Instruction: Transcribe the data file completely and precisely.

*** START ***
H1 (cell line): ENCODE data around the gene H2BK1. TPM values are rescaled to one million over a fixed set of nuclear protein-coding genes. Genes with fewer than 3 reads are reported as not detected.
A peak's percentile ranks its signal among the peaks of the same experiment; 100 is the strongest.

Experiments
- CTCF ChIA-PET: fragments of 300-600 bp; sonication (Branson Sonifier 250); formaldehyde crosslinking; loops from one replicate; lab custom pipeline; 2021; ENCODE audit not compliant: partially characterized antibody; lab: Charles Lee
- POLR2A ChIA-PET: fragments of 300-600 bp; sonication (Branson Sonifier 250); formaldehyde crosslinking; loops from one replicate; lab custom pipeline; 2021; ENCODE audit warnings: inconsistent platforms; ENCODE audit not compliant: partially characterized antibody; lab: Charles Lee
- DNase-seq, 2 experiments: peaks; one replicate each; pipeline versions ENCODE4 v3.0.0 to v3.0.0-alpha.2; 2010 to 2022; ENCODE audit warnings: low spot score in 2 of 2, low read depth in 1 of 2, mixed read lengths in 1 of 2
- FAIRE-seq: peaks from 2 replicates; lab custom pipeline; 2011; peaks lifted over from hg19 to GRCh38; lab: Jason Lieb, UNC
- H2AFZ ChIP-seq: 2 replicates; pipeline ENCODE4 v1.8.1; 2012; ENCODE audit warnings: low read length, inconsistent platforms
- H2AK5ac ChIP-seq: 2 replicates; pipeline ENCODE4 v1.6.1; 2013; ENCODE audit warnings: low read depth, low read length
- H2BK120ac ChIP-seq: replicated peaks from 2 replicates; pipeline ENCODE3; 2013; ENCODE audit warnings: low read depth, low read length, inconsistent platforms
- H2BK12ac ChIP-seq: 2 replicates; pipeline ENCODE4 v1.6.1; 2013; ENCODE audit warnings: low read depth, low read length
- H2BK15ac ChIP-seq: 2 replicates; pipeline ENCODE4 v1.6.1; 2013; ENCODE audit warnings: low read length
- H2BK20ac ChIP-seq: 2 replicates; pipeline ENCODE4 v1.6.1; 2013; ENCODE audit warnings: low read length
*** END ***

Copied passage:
H1 (cell line): ENCODE data around the gene H2BK1. TPM values are rescaled to one million over a fixed set of nuclear protein-coding genes. Genes with fewer than 3 reads are reported as not detected.
A peak's percentile ranks its signal among the peaks of the same experiment; 100 is the strongest.

Experiments
- CTCF ChIA-PET: fragments of 300-600 bp; sonication (Branson Sonifier 250); formaldehyde crosslinking; loops from one replicate; lab custom pipeline; 2021; ENCODE audit not compliant: partially characterized antibody; lab: Charles Lee
- POLR2A ChIA-PET: fragments of 300-600 bp; sonication (Branson Sonifier 250); formaldehyde crosslinking; loops from one replicate; lab custom pipeline; 2021; ENCODE audit warnings: inconsistent platforms; ENCODE audit not compliant: partially characterized antibody; lab: Charles Lee
- DNase-seq, 2 experiments: peaks; one replicate each; pipeline versions ENCODE4 v3.0.0 to v3.0.0-alpha.2; 2010 to 2022; ENCODE audit warnings: low spot score in 2 of 2, low read depth in 1 of 2, mixed read lengths in 1 of 2
- FAIRE-seq: peaks from 2 replicates; lab custom pipeline; 2011; peaks lifted over from hg19 to GRCh38; lab: Jason Lieb, UNC
- H2AFZ ChIP-seq: 2 replicates; pipeline ENCODE4 v1.8.1; 2012; ENCODE audit warnings: low read length, inconsistent platforms
- H2AK5ac ChIP-seq: 2 replicates; pipeline ENCODE4 v1.6.1; 2013; ENCODE audit warnings: low read depth, low read length
- H2BK120ac ChIP-seq: replicated peaks from 2 replicates; pipeline ENCODE3; 2013; ENCODE audit warnings: low read depth, low read length, inconsistent platforms
- H2BK12ac ChIP-seq: 2 replicates; pipeline ENCODE4 v1.6.1; 2013; ENCODE audit warnings: low read depth, low read length
- H2BK15ac ChIP-seq: 2 replicates; pipeline ENCODE4 v1.6.1; 2013; ENCODE audit warnings: low read length
- H2BK20ac ChIP-seq: 2 replicates; pipeline ENCODE4 v1.6.1; 2013; ENCODE audit warnings: low read length